Having a large database of resumes from which to source may be the ideal, but it can be both a blessing and a curse. On the one hand, the larger your resume database, the more likely it is that your ideal candidate is in there, just waiting to be found. On the other hand, the more difficult it is to conduct the right searches that let you quickly narrow in on the candidates you really want. Below are some tips to help you improve your resume database search and find the right candidates even faster.
1. Give Your Database the Marie Kondo Treatment.
Your recruiting database is a lot like your home: The more clutter you’ve accumulated, the less likely you are to find what you really need when you need it. Take some time to go through your resume database to update any old or outdated resumes and remove any duplicates. Establish a process for screening and categorizing resumes for everyone who uses your applicant tracking system or resume database to abide by. The more organized your resume database, the easier it will be to search and find relevant candidates.
2. Master the Art of Boolean Search.
Boolean search writing is a skill that helps recruiters and other talent acquisition professionals get meaningful candidate search results from both online resume databases and their own applicant tracking systems. Use the following tips (from CareerBuilder’s guide to Boolean Search Fundamentals).
Search Specific Phrases Using Quotes
Quotation marks are useful when you’re searching for a specific phrase. If, for example, you’re looking for a social worker, using quotes around the phrase will ensure all search results contain the phrase “licensed social worker.” Otherwise, simply typing the phrase social worker (with no quotation marks) will give you results with the words licensed, social and worker within them, but not necessarily together.
Narrow Your Results With AND
AND ensures that all search terms appear in the results. For example, if you’re looking for nurses who also have management experience, typing in nurse AND manager will generate only results that include both the words nurse and manager in them.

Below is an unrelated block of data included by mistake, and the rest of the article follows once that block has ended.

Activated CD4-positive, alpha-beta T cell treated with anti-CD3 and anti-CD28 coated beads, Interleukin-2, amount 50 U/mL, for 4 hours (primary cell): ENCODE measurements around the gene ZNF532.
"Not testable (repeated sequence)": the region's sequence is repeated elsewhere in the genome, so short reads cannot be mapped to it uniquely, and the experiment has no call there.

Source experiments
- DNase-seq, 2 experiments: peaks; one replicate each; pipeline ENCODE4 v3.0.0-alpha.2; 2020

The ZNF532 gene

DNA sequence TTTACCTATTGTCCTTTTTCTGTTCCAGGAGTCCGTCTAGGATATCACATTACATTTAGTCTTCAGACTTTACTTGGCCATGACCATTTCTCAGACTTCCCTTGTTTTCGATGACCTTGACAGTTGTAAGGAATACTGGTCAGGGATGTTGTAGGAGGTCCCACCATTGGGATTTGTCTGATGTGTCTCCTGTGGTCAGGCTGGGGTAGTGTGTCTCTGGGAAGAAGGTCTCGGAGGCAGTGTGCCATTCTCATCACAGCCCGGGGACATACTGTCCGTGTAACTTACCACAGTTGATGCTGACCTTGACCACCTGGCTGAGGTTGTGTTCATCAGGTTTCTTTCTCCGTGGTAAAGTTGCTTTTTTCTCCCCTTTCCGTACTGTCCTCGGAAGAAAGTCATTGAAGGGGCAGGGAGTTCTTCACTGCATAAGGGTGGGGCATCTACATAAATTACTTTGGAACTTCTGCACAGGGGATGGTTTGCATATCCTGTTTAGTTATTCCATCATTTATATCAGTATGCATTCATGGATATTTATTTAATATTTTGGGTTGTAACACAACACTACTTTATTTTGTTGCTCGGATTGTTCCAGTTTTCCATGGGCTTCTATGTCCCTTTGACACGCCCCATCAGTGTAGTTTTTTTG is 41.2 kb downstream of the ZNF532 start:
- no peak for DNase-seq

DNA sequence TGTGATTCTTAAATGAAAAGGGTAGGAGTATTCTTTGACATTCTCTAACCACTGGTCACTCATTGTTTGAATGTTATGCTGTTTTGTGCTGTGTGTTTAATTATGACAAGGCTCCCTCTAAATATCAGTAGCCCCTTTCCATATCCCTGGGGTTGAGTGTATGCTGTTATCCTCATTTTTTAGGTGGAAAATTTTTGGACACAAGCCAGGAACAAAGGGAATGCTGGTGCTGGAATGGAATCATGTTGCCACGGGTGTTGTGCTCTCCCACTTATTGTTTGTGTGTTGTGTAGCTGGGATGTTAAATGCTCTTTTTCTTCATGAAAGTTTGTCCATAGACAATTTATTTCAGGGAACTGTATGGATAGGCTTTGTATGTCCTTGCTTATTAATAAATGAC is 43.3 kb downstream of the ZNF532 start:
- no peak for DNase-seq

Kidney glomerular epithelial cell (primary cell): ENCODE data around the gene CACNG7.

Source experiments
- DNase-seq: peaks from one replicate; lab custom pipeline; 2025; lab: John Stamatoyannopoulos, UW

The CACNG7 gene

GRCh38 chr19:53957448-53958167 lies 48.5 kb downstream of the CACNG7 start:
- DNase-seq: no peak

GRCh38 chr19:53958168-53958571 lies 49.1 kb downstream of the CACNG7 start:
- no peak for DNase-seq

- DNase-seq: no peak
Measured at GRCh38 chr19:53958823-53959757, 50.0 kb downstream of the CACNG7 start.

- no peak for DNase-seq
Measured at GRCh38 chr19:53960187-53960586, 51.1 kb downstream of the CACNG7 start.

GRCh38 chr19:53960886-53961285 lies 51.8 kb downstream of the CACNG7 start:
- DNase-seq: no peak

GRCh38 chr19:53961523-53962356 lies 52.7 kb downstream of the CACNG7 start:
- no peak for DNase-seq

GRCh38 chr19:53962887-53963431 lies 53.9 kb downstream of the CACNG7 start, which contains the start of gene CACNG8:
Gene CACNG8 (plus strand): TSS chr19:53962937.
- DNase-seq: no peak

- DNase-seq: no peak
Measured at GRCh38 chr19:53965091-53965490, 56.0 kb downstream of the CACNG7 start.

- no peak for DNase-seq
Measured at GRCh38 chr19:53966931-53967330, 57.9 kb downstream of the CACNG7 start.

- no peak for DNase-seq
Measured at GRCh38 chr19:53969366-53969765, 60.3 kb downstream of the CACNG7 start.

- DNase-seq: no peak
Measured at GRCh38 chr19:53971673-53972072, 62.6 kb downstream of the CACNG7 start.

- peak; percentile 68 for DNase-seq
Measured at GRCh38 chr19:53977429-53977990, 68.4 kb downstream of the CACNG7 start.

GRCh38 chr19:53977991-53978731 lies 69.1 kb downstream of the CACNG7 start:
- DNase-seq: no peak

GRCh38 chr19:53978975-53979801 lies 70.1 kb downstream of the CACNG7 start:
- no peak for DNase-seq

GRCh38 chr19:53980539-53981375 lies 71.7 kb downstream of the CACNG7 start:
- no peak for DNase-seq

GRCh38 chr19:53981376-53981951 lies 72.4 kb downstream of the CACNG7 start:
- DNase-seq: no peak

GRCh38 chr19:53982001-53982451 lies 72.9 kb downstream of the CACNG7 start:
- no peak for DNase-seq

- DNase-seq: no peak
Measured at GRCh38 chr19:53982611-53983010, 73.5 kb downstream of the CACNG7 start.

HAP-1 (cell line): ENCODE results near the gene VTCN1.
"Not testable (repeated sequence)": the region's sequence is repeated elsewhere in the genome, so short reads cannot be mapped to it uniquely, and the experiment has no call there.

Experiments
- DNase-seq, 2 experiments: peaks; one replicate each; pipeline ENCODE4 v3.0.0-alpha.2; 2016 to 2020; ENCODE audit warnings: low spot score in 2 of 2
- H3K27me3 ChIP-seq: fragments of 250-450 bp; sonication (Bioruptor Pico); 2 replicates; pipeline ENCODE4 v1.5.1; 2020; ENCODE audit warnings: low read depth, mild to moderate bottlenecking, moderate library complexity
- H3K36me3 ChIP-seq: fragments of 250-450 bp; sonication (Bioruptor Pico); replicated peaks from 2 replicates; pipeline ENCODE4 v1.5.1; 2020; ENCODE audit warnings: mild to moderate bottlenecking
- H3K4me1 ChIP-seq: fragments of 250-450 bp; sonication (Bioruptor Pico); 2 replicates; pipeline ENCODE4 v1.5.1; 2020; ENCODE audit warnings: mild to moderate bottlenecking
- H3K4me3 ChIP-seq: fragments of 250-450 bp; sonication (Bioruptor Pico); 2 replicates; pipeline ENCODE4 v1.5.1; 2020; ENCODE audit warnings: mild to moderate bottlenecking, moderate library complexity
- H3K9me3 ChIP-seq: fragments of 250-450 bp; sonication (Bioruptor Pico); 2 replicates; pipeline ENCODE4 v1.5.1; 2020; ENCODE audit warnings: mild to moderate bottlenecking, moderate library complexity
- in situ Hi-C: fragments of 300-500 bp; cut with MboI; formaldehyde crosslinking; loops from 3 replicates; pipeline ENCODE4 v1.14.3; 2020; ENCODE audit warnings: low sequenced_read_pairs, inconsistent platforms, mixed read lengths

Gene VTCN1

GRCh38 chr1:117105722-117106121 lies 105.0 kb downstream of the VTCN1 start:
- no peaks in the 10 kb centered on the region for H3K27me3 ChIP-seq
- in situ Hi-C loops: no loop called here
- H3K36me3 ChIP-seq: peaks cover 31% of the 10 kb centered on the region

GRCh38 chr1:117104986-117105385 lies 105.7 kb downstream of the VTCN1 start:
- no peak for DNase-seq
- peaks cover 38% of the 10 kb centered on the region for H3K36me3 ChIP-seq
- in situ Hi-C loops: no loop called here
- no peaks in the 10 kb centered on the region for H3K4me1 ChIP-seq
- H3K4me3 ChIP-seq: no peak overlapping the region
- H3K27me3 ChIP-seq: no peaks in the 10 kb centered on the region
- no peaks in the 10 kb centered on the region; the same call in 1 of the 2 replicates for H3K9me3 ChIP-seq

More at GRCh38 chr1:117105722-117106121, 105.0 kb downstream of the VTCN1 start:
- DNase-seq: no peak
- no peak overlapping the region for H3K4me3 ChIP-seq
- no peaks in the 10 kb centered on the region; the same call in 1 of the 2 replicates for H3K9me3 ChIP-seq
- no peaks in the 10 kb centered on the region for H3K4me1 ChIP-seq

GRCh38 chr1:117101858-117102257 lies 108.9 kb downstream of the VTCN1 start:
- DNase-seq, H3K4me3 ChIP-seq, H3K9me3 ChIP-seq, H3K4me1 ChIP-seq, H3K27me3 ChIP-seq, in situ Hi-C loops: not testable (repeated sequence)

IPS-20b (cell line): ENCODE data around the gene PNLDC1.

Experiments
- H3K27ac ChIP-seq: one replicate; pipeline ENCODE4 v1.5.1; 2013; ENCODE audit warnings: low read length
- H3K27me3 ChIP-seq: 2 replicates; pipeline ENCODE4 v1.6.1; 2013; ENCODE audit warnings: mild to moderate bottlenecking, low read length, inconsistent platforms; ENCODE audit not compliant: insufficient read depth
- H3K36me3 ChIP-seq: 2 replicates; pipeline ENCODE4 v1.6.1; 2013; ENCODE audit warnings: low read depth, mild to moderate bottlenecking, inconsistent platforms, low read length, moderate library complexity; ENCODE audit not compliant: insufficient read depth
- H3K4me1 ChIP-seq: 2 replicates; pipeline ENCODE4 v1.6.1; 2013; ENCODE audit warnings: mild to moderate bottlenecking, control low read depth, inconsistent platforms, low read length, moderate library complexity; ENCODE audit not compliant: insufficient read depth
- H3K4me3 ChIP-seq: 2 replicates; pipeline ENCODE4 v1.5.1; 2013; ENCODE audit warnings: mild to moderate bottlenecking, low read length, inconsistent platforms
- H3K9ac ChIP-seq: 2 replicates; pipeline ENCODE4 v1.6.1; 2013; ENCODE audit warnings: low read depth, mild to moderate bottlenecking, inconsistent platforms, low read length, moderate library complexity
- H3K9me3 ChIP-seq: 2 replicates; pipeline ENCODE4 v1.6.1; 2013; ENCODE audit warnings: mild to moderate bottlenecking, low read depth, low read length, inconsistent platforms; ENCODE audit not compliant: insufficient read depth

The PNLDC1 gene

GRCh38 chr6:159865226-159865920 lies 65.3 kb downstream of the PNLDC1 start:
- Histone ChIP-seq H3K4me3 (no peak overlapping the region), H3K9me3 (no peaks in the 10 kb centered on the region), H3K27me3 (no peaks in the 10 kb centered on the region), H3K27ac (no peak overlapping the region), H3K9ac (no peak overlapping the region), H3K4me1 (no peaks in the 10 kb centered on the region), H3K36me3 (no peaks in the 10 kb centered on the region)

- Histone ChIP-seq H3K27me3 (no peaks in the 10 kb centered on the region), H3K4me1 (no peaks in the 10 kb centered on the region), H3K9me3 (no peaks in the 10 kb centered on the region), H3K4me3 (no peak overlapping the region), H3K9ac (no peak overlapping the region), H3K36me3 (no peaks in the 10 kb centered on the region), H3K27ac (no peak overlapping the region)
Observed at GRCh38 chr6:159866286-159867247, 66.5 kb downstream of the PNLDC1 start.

Expand Your Search With OR
OR expands your search. This can be especially helpful for job titles that go by different names. For example, if you’re searching for a licensed social worker, you might want to expand your search by typing in “licensed clinical social worker” OR “licensed social worker” (and remember to use those quotation marks.)
Specify What You Don’t Want With NOT
NOT helps you narrow your search to ensure certain words or phrases do not show up in search results. For example, searching architect NOT “software architect’” will give you results that contain the word architect, but leaving out any that use the phrase “software architects.” (Note, however, that Google doesn’t recognize the NOT command.)
Break Up Search Strings With Parentheses ()
Parentheses help when you need to use more than one Boolean search element, like OR and AND. For example, if you’re looking for a benefits administrator for your HR team, your search might look something like (“HR” OR “human resources”) AND (benefits OR “benefits administrator”).
Keep in mind that Boolean search operators are case sensitive, so for Boolean search operators to work, you must use all caps (e.g. OR instead of or).
3. Take Advantage of Semantic Search Technology.
Semantic search bridges the gap between how job seekers describe themselves in their application materials, and what keywords and terms recruiters use to source candidates – without the need to use Boolean search techniques. When sourcing candidates, semantic search technology automatically applies related keywords – such as job titles and skills – to each term used, broadening your relevant results.
Semantic search is particularly useful when sourcing for a position that might go by multiple job titles. For example, you might type in the term “sales representative,” and semantic search technology will apply related terms automatically, such as sales associate, sales agent, sales and service associate, salesman, sales advisor, lead sales, sales lead, sales rep, sales person, and sales associate.
None of this is to say, however, that your Boolean search abilities will go to waste. When combined with Boolean search terms, semantic search technology helps you cast an even wider net to find all relevant candidates associated with your search terms. To get the most out of your external resume database, look for a partner that allows semantic search and Boolean search techniques to co-exist, such as CareerBuilder’s Resume Database.